Simple advice for a better life.

Senior Wedding Excitement – Humor

The-Wedding-Cake-Topper-Two-Love-Birds1-279x300The month of June is very popular for the numerous weddings that take place during this time of the year.

Some time ago, I received a very interesting email, about a not so traditional wedding plans, which I will share with you today to brighten up your day.

I know you will love it….but you really need to read it in full, to capture its humor.

I wish I could find out who the original author was, but unfortunately I do not have that information, hence the insert as a quote.


Senior  Wedding

Jacob, age 92,  and Rebecca, age 89, living in Miami, are all excited about their decision to get  married.

They go for a stroll to discuss the wedding, and on the way they pass a drugstore.

Jacob  suggests they go in.

Jacob addresses the man behind the  counter:

                  “Are you the owner?”

The pharmacist  answers – “Yes.”


“We’re  about to get married.

                   Do you sell heart medication?”

Pharmacist: “Of  course, we do.”


                “How  about medicine for circulation?”

Pharmacist:    “All kinds.”


  “Medicine for rheumatism?”

Pharmacist:   “Definitely.”


            “How  about suppositories?”

Pharmacist:    “You bet!”


“Medicine for  memory problems, arthritis and  Alzheimer’s?”

Pharmacist:    “Yes, a large variety. The Works.”


“What  about vitamins, sleeping  pills, Geritol, antidotes for
             Parkinson’s  disease?”

Pharmacist:    “Absolutely.”


“Everything for heartburn and indigestion?”

Pharmacist:    “We sure  do.”


“You sell wheelchairs and walkers and  canes?”

Pharmacist:    “All speeds and sizes.”


“Adult  diapers?”

Pharmacist:     “Sure.”


  “We’d like to use this  store as our Bridal Registry.”

June – Traditional Wedding Month

Many weddings take place in June, maybe because lots of engagements occur before Christmas, and after New Year (close to Valentine’s Day).

I have not been attending any weddings lately, so I don’t have any new pictures to share, but if your did not get a chance to check out my previous wedding posts, you can enjoy them now, by clicking on the links below.


Traditional Ukrainian Wedding.



Ukrainian-Irish Wedding Traditions.




Ukrainian-Jewish Wedding Traditions.





Ukrainian-Greek Wedding Traditions.





Assamese style Hindu Wedding Traditions.



Traditional American Wedding.

If you are in the beginning stages of your wedding plans, and searching for ideas, you might want to check these out:

Rustic Wedding cakes

Wedding cakes ideas your guests will love

Tips on buying bridal jewelry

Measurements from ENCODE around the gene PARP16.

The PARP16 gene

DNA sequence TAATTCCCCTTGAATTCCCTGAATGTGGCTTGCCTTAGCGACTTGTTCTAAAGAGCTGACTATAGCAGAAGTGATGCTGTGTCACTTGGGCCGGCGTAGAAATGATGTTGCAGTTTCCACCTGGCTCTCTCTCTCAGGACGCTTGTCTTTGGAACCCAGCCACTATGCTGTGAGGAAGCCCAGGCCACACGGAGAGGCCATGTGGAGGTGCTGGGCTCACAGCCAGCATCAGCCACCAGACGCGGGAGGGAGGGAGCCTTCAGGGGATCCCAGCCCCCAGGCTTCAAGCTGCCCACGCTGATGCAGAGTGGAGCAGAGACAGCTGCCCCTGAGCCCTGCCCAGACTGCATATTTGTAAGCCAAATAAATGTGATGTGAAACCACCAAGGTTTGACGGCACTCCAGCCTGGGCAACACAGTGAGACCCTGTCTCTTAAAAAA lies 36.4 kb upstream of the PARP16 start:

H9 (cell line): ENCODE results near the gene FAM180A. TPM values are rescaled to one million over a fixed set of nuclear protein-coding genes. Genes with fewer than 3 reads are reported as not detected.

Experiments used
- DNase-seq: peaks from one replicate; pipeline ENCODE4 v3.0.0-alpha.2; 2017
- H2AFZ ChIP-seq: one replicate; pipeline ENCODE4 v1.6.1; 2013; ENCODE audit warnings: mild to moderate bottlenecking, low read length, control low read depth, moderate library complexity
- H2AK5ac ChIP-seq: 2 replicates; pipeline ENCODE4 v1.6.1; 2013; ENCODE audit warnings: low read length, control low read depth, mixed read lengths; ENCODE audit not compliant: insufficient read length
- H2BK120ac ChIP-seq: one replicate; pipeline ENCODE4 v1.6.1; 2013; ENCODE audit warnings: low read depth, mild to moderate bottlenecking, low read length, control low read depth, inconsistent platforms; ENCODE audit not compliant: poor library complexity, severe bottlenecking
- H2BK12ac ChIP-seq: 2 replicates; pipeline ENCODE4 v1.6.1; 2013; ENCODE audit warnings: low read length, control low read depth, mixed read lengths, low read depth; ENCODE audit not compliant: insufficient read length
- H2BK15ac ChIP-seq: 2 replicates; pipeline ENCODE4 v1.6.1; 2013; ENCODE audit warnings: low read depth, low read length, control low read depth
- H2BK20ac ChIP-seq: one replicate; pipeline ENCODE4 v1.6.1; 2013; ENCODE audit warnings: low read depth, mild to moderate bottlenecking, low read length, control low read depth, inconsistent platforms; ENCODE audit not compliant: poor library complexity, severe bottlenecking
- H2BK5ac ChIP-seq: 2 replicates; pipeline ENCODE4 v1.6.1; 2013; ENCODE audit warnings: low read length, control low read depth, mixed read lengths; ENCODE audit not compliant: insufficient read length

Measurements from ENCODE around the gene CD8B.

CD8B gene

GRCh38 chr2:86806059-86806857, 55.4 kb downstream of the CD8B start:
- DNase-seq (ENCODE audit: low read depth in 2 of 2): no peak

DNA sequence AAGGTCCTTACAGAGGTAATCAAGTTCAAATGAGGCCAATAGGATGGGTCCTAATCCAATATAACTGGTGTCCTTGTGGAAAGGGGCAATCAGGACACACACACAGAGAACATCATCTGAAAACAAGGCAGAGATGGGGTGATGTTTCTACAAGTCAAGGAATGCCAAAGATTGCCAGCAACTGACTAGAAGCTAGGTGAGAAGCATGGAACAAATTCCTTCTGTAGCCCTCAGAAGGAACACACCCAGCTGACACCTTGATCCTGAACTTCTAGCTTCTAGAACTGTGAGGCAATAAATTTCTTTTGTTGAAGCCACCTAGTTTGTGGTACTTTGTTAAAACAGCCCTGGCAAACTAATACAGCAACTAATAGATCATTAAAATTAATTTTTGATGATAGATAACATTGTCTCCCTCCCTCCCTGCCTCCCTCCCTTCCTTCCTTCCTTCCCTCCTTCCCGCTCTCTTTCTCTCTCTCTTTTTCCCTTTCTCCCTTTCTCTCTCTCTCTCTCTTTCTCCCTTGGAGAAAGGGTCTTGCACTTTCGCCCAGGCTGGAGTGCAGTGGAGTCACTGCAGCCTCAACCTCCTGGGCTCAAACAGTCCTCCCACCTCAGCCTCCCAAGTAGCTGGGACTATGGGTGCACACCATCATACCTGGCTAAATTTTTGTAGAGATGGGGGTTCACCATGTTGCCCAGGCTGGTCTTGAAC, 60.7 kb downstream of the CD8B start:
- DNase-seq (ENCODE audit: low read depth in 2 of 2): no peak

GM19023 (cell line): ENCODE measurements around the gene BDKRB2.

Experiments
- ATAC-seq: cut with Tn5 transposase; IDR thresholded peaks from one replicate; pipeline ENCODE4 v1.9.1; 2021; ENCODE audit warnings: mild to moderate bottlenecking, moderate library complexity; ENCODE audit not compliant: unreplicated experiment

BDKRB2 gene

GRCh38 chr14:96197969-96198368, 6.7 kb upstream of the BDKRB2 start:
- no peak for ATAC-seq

Hair styles for weddings

Tips on tons of savings on wedding expenses

Wedding gift ideas

Do it yourself Wedding Centerpieces

There is a bunch more to read about, so have fun searching.


Korovai, Greeting Bread, and Icons, DisplayI was delighted to be invited to, and able to attend, a very nicely organized Ukrainian-Irish wedding.

I really enjoy weddings with numerous special traditions, intertwined with the typical wedding traditions, such as the cutting of the wedding cake, the garter and bouquet tossing, the mother-son dance, the father-daughter dance, etc.

I also like to photograph special decorations, the wedding cake, and other items that make the wedding different from all the rest.

This wedding also included many special rituals, practiced on many Ukrainian and Irish weddings.

I am very grateful to The Master of the Ceremony, who so kindly offered to share his copy of the explanations of these different rituals and blessings, which I could share with all of you.

The top picture in this post is the display of the Greeting Bread, The Korovai, Holy Icons,  Periwinkle Wreaths resting on an embroidered pillow, and gorgeous embroidered scarfs, “rushnyky”.  All these items have been used during the wedding ceremony and reception, and become keepsakes for the Bride and Groom.

This display is in front of the head table of the Bride and the Groom,  and the whole Bridal Party.

Bride and Groom Wreaths

The Periwinkle Wreaths (or crowns in some churches), are placed on the heads of the Bride and Groom, during the Crowning Ceremony.  These wreaths represent love, purity, and fertility.  They are a symbol of dawn of the new kingdom to be ruled, side by side, by the newlyweds from this moment on throughout their married life.

The pillow for the periwinkle wreaths, was embroidered by one of the Groom’s  sisters, specifically for this special occasion.

Korovai - close up Greeting Bread

The Korovai and the Greeting Bread was baked by the Groom’s 90 year old great-aunt, who also baked 6 beautifully decorated traditional Ukrainian Tortes, for the wedding reception.

The Korovai decorations (love birds, cones, Tree of Life branches) were created by the Groom’s sisters, who also assembled this whole Korovai.

Rushyky - Embroidered Ukrainian Runners

The Groom’s mother was very proud of her Ukrainian heritage, and its rich culture.  She was passionate about Ukrainian embroidery, so I just had to capture a close up view of the intricate work on these embroidered scarfs (towels)- Rushnyky, displayed on the Korovai table.